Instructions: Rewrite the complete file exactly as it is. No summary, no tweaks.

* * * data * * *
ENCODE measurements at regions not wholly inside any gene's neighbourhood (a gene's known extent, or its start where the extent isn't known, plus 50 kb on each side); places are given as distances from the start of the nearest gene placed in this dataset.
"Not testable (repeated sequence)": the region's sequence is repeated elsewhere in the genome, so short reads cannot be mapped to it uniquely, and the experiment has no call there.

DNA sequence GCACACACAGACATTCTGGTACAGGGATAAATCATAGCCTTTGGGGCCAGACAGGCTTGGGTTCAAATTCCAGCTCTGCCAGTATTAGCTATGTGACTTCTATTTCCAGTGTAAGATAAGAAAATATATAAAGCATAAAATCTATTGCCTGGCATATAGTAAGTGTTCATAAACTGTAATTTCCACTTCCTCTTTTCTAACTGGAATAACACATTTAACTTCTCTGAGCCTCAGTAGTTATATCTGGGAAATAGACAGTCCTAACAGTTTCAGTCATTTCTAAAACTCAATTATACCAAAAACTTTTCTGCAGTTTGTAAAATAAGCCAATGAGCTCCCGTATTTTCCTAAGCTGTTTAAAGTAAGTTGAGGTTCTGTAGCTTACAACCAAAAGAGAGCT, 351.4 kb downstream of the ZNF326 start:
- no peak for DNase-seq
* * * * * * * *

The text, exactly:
ENCODE measurements at regions not wholly inside any gene's neighbourhood (a gene's known extent, or its start where the extent isn't known, plus 50 kb on each side); places are given as distances from the start of the nearest gene placed in this dataset.
"Not testable (repeated sequence)": the region's sequence is repeated elsewhere in the genome, so short reads cannot be mapped to it uniquely, and the experiment has no call there.

DNA sequence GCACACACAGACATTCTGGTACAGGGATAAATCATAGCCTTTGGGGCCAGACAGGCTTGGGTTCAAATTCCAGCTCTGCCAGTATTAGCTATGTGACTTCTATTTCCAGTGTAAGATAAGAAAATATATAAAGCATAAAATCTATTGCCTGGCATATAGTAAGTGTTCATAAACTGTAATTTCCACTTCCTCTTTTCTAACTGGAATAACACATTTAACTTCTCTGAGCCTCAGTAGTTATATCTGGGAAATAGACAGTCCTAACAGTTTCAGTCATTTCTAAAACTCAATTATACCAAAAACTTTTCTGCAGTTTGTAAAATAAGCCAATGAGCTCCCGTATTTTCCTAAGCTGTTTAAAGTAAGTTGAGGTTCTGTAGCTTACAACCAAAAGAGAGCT, 351.4 kb downstream of the ZNF326 start:
- no peak for DNase-seq